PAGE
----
This is really tough as I love and admire so many performers past and present! So, to be completely selfish to my particular inspirations, let’s go with Josephine Baker, Vicky Butterfly and Coco Deville.
4 How do you think the scene has changed.
The main change I think is the amount of education that is being widely spread, predominately through social media about cultural appropriation in Burlesque. I know personally I have learnt so much about this topic and how it relates to Burlesque over the last few years and is something that I make sure is taught in my academy in Perth, Sugar Blue Burlesque, as well as having policies about it in the rules of the Miss Burlesque competitions. This important topic has really changed what acts are presented to me now as a producer in a positive way. I applaud the people in the scenes around the world who have lead the way in teaching us all about it.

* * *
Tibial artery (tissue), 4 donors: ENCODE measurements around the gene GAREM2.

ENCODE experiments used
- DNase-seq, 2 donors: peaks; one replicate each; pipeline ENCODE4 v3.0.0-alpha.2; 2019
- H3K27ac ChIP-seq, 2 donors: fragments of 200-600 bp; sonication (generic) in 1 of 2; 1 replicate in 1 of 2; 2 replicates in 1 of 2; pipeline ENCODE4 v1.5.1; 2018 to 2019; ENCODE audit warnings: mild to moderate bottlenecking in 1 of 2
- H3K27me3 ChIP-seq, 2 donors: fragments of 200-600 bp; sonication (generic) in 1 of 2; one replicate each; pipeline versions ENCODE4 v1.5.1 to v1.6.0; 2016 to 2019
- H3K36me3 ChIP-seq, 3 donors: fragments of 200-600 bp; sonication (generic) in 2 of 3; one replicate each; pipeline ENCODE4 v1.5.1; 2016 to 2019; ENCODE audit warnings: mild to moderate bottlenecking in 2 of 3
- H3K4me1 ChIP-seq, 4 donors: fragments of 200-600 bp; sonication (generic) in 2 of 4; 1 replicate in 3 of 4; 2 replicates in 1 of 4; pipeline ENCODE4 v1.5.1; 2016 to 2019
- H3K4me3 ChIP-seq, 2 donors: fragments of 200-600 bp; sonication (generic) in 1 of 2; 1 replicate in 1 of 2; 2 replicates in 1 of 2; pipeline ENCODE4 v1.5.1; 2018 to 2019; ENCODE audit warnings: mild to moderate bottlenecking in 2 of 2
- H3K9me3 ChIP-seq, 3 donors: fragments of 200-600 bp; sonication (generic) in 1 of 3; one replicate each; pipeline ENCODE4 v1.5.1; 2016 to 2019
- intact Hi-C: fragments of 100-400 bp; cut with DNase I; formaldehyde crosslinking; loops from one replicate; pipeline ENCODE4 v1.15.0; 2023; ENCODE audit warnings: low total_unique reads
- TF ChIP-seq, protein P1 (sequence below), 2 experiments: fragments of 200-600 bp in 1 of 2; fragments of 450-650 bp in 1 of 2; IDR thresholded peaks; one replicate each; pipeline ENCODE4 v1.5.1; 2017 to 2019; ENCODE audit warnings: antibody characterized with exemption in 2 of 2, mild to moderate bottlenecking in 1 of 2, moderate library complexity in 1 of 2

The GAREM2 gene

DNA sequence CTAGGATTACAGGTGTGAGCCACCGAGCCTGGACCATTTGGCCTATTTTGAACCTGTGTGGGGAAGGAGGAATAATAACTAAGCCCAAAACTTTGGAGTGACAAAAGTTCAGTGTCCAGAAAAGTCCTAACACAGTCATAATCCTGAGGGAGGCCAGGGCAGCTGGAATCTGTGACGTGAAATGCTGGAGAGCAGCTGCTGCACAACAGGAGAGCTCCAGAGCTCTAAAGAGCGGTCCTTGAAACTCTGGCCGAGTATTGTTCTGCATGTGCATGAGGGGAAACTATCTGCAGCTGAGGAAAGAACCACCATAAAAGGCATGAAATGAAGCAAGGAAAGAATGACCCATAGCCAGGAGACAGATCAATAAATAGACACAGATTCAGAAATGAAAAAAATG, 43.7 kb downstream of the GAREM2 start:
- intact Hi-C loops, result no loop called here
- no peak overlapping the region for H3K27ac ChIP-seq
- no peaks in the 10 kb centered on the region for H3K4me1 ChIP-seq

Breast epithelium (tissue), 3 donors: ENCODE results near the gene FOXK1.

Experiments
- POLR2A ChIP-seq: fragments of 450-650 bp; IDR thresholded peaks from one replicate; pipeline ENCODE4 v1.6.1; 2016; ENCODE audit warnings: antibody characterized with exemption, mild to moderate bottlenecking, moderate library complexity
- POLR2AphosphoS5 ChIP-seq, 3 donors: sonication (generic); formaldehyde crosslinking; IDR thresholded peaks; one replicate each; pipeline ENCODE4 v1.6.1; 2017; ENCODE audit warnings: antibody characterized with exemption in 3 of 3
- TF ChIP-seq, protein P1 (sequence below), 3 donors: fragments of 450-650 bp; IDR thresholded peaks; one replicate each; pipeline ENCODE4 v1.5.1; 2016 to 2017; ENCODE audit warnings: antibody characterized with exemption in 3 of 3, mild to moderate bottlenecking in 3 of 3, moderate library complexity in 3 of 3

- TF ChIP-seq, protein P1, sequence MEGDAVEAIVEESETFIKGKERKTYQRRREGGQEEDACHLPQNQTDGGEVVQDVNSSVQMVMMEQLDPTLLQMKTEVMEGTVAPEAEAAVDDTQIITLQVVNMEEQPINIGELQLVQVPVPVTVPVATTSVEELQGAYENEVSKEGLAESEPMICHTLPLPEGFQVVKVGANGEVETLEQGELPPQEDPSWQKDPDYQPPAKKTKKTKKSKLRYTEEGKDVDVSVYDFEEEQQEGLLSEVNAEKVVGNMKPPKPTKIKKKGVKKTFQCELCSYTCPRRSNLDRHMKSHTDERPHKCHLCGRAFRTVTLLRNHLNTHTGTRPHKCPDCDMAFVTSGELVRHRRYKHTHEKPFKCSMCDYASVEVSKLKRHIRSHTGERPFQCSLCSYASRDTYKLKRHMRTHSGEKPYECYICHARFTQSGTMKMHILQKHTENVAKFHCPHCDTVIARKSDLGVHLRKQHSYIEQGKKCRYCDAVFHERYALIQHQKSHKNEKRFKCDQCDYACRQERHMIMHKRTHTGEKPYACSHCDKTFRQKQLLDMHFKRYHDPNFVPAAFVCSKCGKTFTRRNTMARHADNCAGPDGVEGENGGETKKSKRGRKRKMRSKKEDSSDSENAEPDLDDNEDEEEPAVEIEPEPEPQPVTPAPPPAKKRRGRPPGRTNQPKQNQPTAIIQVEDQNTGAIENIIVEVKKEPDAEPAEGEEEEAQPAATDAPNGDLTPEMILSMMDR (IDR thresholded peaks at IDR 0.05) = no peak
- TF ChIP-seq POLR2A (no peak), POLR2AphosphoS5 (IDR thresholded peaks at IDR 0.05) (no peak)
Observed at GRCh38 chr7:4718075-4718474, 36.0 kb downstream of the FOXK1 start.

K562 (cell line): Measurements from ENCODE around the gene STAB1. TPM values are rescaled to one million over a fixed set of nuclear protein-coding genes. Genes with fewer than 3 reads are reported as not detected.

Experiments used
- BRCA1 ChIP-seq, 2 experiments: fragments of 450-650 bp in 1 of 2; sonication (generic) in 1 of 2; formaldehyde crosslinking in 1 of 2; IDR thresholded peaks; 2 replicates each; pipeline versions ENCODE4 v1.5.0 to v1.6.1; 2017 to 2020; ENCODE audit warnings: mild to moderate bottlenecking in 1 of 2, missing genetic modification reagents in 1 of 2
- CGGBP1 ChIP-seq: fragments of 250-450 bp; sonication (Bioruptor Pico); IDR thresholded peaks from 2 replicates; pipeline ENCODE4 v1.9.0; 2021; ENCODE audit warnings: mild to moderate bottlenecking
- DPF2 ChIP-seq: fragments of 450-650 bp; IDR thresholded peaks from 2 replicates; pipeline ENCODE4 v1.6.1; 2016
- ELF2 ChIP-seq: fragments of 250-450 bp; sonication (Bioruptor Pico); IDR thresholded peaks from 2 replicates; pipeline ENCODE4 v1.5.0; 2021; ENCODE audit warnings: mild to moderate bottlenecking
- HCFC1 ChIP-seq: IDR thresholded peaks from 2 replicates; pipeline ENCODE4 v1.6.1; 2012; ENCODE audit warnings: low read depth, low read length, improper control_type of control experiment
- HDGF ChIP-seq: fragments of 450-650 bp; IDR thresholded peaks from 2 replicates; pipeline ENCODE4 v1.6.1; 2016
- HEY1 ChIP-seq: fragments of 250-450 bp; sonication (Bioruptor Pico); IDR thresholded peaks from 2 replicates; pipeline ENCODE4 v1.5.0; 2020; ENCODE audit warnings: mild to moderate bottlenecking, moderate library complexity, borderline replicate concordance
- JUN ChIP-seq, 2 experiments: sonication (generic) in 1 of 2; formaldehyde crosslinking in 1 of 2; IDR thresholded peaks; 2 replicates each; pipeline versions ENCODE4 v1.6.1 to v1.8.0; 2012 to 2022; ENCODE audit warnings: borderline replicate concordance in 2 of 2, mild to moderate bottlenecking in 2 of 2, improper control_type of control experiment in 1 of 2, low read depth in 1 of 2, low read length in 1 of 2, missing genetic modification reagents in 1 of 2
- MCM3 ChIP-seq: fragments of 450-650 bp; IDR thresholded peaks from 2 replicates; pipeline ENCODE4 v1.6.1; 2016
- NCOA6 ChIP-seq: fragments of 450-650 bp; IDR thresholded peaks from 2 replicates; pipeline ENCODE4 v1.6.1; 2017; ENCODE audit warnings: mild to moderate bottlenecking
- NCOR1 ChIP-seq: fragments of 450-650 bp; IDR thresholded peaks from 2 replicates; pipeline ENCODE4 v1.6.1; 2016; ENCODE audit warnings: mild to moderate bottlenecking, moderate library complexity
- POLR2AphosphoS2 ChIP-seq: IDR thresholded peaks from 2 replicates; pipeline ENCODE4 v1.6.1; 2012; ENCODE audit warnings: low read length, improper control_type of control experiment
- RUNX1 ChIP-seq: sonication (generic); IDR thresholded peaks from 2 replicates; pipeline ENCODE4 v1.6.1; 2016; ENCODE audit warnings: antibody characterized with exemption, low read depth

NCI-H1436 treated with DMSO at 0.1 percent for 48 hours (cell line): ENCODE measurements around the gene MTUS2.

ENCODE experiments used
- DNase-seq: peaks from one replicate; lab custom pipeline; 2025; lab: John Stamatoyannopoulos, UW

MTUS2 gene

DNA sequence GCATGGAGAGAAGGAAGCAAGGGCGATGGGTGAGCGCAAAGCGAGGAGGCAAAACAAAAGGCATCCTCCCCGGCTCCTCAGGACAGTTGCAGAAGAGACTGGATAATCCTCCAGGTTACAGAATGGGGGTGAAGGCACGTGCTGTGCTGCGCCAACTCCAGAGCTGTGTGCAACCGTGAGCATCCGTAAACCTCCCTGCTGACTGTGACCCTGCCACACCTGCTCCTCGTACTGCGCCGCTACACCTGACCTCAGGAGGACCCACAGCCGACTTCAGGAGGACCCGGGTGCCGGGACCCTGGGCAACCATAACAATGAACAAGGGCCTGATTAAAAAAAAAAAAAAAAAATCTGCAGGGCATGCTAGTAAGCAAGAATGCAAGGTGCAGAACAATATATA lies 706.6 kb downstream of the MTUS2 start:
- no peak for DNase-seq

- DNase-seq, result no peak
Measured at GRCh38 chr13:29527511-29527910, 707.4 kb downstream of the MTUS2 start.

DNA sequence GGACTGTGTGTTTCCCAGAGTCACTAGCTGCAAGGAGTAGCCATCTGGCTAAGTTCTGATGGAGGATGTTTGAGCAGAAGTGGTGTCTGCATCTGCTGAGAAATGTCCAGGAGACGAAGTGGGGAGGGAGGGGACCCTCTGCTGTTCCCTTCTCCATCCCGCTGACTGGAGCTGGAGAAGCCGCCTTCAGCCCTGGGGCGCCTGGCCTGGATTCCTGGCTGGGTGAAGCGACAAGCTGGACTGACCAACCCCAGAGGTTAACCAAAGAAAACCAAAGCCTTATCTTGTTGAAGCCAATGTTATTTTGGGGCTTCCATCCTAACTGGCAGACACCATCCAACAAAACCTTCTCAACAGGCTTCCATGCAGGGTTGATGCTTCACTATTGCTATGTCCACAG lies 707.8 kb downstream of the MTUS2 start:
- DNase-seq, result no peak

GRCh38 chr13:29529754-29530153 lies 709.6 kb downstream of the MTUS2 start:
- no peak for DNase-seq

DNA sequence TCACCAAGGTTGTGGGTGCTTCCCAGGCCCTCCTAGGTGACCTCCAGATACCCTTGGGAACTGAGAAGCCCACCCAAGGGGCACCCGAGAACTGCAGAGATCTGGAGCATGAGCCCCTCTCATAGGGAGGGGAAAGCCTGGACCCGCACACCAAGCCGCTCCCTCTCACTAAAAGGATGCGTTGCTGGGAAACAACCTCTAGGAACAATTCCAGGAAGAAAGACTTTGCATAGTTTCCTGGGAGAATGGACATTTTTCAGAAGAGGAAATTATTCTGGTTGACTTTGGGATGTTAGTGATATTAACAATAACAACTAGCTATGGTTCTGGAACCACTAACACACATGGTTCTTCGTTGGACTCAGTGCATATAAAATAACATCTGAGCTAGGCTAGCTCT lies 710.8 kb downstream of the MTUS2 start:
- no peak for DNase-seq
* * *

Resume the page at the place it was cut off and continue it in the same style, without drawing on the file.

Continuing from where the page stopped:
5 Do you think promoting has become easier or harder.
Social Media has of course given us a way of marketing to our target market, however this has become a labour intensive task. When Facebook was new, it was an incredible way to do direct marketing with instant and huge results! These days, it’s a lot more expensive and results are nowhere near what we used to get in return. The ‘good old days’ of flyers and posters before social media definitely gave us good results to promote shows as people actually looked at the artwork and picked up flyers.
6 What made you start promoting.